Shifting Sands

By Harbinson, Rod | New Internationalist, June 2017 | Go to article overview

Shifting Sands


Harbinson, Rod, New Internationalist


'Sweetheart Island is the only place we can fish for crab now. Many islands have been lost to the sand-dredging already,' said fisher Lim Lon. With its houses on stilts strung out over the water, the isolated village of Koh Sralao in Cambodia's southwest Koh Kong Province is far from the tranquil backwater that it might appear at first sight. It is at the forefront of a movement to halt the sand-dredging which, since 2007, has blighted this and many other communities along Cambodia's rivers and coastline.

As our fishing boat sailed upriver through an abandoned dredging site, the mangroves lay fallen and dying where the river bank had collapsed. A farmer complained that his riverside fields had receded 20 metres from erosion since the arrival of the dredgers.

'Before the dredging, the water was only two metres [deep] or less, and in some places there were sand banks, but now the water is at least five metres and some places eight,' explained another fisher, Phen Sophany. 'When the water reaches five to seven metres, there are only a few male crabs. Crabs need shallower waters for breeding.' Even when the dredgers have moved on, the crabs don't return.

Studies have demonstrated that if sand extraction is greater than the rate at which it is naturally replaced by sedimentary deposits, then erosion will take place, not just at the dredging site, but upriver and downstream too, largely because the greater river capacity increases the speed of the flow, exacerbating erosion and increasing the potential for flooding.1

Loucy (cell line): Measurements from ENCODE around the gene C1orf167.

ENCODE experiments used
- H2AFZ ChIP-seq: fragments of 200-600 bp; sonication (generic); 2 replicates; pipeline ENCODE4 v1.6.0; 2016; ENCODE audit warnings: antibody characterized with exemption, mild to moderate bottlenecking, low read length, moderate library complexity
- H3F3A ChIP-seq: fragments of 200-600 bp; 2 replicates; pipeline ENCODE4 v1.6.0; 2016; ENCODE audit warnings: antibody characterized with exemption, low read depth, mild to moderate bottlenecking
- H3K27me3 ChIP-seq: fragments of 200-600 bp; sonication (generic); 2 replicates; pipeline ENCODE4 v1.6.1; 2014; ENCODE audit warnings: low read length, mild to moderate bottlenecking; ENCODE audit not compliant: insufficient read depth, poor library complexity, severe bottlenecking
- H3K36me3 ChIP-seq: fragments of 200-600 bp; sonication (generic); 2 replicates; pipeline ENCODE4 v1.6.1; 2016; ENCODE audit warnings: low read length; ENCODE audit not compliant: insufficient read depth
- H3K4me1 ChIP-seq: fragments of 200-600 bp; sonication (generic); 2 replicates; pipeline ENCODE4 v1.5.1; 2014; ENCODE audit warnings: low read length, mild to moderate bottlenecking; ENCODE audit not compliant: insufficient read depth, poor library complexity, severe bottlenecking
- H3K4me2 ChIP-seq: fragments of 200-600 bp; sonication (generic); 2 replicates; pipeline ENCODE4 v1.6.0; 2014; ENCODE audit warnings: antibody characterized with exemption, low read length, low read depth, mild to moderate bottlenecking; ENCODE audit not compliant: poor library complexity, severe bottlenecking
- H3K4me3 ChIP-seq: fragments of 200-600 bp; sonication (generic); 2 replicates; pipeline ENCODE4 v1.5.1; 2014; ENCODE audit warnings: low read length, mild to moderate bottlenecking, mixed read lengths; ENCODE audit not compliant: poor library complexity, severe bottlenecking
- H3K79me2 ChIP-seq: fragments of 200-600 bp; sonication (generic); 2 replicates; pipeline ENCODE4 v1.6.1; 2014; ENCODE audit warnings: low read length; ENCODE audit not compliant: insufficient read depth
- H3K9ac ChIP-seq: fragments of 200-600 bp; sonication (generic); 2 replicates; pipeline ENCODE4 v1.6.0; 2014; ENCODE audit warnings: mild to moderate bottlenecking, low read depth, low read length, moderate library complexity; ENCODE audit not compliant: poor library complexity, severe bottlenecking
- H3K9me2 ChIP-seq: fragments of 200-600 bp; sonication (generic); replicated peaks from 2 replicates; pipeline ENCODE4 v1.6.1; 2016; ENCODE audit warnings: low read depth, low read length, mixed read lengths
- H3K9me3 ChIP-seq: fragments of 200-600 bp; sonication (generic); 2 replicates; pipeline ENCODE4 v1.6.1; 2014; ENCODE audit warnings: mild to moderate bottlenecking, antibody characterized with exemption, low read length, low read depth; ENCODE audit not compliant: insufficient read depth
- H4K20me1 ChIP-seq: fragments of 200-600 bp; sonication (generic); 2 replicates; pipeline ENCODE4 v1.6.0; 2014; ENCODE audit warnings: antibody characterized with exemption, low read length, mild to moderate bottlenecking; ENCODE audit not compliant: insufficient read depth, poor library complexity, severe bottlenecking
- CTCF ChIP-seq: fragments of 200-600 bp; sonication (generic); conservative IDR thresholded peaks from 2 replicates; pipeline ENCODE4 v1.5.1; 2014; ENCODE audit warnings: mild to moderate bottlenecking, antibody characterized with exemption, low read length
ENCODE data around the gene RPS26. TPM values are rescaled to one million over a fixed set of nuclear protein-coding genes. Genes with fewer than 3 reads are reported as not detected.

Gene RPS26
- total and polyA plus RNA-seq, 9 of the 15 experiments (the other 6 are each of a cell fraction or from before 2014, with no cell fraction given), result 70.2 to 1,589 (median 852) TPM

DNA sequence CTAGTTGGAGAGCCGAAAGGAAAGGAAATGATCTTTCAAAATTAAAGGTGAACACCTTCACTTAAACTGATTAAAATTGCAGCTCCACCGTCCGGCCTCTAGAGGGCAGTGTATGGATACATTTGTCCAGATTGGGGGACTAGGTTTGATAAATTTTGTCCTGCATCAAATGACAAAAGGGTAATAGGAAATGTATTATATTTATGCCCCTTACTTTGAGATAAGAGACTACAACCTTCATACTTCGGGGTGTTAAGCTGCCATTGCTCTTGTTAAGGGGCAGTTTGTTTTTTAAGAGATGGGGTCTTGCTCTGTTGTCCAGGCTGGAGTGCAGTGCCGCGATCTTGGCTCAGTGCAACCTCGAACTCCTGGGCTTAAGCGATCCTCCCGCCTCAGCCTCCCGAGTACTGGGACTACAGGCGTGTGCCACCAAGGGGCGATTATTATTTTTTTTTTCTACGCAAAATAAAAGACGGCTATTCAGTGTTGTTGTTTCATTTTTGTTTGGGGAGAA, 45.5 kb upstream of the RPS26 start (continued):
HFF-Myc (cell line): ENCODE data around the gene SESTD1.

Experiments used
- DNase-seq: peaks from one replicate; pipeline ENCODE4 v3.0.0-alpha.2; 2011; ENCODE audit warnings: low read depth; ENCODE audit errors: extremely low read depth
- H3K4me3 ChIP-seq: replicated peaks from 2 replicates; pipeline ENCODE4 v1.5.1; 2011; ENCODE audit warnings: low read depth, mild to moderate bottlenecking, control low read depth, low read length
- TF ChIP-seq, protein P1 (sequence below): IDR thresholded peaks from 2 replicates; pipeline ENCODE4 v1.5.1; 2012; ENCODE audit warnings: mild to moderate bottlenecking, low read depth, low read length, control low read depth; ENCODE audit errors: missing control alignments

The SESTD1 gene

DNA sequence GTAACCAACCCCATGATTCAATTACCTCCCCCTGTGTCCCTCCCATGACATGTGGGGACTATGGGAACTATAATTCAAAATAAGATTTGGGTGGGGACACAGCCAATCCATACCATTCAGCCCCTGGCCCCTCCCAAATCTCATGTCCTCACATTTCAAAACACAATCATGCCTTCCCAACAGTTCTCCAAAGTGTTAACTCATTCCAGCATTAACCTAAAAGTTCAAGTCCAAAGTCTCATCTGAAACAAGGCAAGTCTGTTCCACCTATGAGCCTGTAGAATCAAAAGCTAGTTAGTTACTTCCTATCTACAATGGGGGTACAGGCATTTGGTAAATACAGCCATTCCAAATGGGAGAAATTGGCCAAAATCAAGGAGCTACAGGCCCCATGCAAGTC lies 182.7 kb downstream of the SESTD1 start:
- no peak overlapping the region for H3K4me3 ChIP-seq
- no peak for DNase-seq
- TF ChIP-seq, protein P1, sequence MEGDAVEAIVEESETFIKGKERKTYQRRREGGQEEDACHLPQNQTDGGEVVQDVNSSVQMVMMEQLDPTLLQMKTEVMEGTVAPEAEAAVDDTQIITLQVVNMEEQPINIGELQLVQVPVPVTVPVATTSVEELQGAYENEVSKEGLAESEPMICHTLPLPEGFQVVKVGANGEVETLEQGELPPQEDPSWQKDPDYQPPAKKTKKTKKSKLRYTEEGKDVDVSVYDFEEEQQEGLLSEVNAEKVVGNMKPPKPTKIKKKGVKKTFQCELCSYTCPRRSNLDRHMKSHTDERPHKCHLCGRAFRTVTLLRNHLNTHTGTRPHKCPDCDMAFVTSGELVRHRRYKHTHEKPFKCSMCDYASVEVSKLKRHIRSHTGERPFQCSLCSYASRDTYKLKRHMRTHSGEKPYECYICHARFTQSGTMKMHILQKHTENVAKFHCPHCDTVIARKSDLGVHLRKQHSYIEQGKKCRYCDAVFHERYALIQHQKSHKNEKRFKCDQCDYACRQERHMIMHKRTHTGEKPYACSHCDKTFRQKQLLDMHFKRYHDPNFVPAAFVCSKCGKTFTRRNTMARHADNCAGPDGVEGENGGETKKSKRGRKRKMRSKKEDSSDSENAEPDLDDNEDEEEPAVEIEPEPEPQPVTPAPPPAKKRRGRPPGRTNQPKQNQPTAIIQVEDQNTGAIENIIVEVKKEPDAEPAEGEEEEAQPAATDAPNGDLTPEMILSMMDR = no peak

'It still impacts us when the dredgers are working upstream, because all the muddy water flows downstream - and crabs can't live in muddy water,' explained Sophany.

By 2015, dredging was hitting the community hard. Catches were down, and many families had taken out high-interest loans from loan sharks to stay in business. Others 'collected water snails in the mangroves, but now there are no snail stocks'. Some quit crab fishing altogether to seek work in the new economic zone factories in Koh Kong city, a two-hour boat ride away.

Booming demand

Despite a seeming abundance of sand, and its low cost relative to other mined commodities, rapidly escalating global demand has led to pressure on supplies, and salt-free river sand is particularly prized for use in construction work.

Asia's development boom is a key global driver of global sand demand - with Singapore by far the biggest importer. In 2012 academic Pascal Peduzzi estimated that 'the world's use of aggregates for concrete can be estimated at 25.9 billion to 29.6 billion tonnes a year - enough to build a wall 27 metres high by 27 metres wide around the equator.' He estimates that between 47 and 59 billion tonnes of aggregate and sand is mined every year.2

Satisfying Singapore's hunger for sand led neighbours Indonesia and Malaysia to experience dramatic environmental impacts at home - including, in Indonesia's case, the disappearance of entire islands. One by one, neighbouring countries stopped exporting to Singapore, leaving regional countries such as the Philippines, Vietnam, Burma and Cambodia to replace supplies.

And in a bid to open up a new supply front, in March a Singaporean company reportedly held talks with the government of Bangladesh to explore a nationwide sand-dredging deal.3

Escalating activism

In April 2015, when activists from NGO Mother Nature offered to help stop the sanddredging works, many in Koh Sralao were only too keen to form a partnership. Together, they went from one sand-dredging barge to the next, demanding that they leave. To their surprise, the sand-miners complied. It was later discovered that, with no licence to dredge in the area, companies feared being exposed.

Mother Nature then started receiving calls about large-scale dredging operations from communities further west on the Andeung Teuk River. When activists arrived, they found more than 60 sand barges owned by the Direct Access sand-mining company. …

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